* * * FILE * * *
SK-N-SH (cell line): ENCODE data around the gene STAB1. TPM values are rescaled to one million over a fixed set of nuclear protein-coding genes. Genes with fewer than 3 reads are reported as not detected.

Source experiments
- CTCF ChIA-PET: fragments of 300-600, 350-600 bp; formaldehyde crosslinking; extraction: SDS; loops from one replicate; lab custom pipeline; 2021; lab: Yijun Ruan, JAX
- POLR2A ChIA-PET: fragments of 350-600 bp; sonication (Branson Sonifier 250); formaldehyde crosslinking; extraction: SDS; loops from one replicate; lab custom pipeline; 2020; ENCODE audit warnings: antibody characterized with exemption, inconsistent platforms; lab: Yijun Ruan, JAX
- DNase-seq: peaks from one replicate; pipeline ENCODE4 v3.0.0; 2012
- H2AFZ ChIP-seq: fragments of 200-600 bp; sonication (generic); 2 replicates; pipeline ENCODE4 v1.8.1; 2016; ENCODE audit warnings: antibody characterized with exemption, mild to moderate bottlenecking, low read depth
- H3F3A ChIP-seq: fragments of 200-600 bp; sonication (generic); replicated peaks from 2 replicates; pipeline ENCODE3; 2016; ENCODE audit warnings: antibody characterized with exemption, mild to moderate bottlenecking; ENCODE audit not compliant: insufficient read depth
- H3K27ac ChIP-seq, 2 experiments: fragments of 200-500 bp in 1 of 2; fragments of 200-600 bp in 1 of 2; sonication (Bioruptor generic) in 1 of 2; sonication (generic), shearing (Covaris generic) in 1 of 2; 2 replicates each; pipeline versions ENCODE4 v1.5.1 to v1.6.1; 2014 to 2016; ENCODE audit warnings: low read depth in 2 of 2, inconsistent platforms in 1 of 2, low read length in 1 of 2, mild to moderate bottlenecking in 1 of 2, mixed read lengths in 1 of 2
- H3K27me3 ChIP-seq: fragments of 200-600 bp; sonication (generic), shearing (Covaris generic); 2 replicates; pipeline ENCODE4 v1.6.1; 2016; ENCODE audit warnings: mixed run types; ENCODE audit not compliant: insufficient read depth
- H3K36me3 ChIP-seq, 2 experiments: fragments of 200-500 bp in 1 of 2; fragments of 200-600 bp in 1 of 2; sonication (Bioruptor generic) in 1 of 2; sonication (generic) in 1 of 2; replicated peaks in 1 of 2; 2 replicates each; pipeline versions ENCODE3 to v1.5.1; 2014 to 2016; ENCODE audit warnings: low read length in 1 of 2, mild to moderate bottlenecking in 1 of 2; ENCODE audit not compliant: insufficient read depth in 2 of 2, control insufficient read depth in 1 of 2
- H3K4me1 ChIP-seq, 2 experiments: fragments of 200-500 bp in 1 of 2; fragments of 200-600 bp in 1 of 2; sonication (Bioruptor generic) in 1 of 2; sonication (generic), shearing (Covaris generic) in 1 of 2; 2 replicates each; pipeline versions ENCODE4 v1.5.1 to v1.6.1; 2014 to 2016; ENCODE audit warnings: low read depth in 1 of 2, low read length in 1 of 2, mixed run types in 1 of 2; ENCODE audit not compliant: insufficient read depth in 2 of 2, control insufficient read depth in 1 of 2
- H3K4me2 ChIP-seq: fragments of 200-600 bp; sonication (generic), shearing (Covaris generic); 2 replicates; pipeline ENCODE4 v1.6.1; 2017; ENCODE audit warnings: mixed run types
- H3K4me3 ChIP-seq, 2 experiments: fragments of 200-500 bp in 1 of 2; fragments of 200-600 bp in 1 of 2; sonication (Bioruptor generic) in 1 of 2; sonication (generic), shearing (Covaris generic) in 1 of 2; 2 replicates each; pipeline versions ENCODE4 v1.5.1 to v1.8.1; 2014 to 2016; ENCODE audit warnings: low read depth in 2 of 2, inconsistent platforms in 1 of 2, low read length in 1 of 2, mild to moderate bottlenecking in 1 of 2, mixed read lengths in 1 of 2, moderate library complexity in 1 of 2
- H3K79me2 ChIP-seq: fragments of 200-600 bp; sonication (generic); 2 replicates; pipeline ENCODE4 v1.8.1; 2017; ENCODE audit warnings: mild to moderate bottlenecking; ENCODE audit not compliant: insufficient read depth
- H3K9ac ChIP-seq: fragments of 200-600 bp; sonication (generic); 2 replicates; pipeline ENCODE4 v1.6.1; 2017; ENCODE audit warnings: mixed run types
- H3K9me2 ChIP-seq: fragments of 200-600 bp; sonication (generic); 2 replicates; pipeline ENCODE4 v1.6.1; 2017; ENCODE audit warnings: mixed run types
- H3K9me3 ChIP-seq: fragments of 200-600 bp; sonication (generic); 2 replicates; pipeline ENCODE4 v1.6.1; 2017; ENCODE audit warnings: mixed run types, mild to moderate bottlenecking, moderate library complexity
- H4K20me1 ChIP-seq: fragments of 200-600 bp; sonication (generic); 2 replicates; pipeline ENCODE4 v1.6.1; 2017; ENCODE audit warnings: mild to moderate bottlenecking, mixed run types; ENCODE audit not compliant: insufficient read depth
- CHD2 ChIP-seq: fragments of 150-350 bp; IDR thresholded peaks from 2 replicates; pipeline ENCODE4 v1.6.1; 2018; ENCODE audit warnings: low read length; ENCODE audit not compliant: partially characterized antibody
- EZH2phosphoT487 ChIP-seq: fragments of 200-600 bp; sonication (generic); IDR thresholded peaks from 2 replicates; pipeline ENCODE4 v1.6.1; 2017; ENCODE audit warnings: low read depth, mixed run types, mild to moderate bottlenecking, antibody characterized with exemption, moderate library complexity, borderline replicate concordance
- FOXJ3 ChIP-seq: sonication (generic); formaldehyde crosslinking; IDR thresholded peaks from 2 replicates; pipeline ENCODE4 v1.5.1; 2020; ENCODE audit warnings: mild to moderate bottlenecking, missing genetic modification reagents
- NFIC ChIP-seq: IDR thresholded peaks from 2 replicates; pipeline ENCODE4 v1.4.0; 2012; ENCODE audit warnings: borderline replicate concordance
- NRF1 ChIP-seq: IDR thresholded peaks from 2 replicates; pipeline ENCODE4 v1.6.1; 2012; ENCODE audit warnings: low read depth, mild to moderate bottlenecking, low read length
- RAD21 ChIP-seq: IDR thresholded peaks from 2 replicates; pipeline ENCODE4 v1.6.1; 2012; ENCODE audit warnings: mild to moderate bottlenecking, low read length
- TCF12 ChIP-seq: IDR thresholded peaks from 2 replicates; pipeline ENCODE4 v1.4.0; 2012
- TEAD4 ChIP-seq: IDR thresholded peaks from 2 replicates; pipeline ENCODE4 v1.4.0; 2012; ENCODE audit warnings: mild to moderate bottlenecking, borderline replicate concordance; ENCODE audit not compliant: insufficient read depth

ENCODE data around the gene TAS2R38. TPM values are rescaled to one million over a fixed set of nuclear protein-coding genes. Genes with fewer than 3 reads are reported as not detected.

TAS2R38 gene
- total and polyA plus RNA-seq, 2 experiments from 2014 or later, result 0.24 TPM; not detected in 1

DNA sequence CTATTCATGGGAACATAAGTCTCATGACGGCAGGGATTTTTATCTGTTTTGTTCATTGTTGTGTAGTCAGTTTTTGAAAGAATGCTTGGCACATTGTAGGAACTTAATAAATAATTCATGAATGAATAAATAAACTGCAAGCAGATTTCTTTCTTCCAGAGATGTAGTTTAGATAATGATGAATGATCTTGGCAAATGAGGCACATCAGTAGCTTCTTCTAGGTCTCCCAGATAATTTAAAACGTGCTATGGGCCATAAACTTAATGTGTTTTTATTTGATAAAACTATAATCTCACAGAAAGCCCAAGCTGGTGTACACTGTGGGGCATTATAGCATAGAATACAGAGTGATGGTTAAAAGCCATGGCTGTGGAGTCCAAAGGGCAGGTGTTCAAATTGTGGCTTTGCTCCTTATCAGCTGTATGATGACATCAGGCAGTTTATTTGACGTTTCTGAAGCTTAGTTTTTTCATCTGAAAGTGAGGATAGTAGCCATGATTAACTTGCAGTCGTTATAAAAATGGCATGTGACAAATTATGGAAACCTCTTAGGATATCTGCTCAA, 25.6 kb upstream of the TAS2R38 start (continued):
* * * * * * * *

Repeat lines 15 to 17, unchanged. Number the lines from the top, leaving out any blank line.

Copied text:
- H3K9ac ChIP-seq: fragments of 200-600 bp; sonication (generic); 2 replicates; pipeline ENCODE4 v1.6.1; 2017; ENCODE audit warnings: mixed run types
- H3K9me2 ChIP-seq: fragments of 200-600 bp; sonication (generic); 2 replicates; pipeline ENCODE4 v1.6.1; 2017; ENCODE audit warnings: mixed run types
- H3K9me3 ChIP-seq: fragments of 200-600 bp; sonication (generic); 2 replicates; pipeline ENCODE4 v1.6.1; 2017; ENCODE audit warnings: mixed run types, mild to moderate bottlenecking, moderate library complexity